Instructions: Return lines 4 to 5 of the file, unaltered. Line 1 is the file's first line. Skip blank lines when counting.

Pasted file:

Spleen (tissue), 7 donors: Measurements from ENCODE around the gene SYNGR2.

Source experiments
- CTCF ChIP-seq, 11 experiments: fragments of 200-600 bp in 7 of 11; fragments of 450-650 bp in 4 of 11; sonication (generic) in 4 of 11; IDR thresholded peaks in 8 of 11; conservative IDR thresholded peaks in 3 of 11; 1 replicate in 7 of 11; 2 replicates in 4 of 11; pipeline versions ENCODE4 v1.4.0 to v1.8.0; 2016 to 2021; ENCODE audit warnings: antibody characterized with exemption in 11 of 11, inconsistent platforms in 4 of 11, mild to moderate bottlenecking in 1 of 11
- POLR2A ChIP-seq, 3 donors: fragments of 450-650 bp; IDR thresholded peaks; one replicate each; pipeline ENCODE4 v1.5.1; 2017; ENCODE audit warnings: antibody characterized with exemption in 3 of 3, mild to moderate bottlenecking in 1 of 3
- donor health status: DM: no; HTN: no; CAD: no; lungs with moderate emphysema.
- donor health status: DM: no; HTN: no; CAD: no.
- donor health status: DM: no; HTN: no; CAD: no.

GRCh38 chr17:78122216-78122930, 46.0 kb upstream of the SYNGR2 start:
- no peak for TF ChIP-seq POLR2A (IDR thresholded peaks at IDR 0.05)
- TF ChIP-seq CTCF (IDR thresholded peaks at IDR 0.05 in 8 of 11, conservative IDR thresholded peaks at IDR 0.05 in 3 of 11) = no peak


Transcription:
- POLR2A ChIP-seq, 3 donors: fragments of 450-650 bp; IDR thresholded peaks; one replicate each; pipeline ENCODE4 v1.5.1; 2017; ENCODE audit warnings: antibody characterized with exemption in 3 of 3, mild to moderate bottlenecking in 1 of 3
- donor health status: DM: no; HTN: no; CAD: no; lungs with moderate emphysema.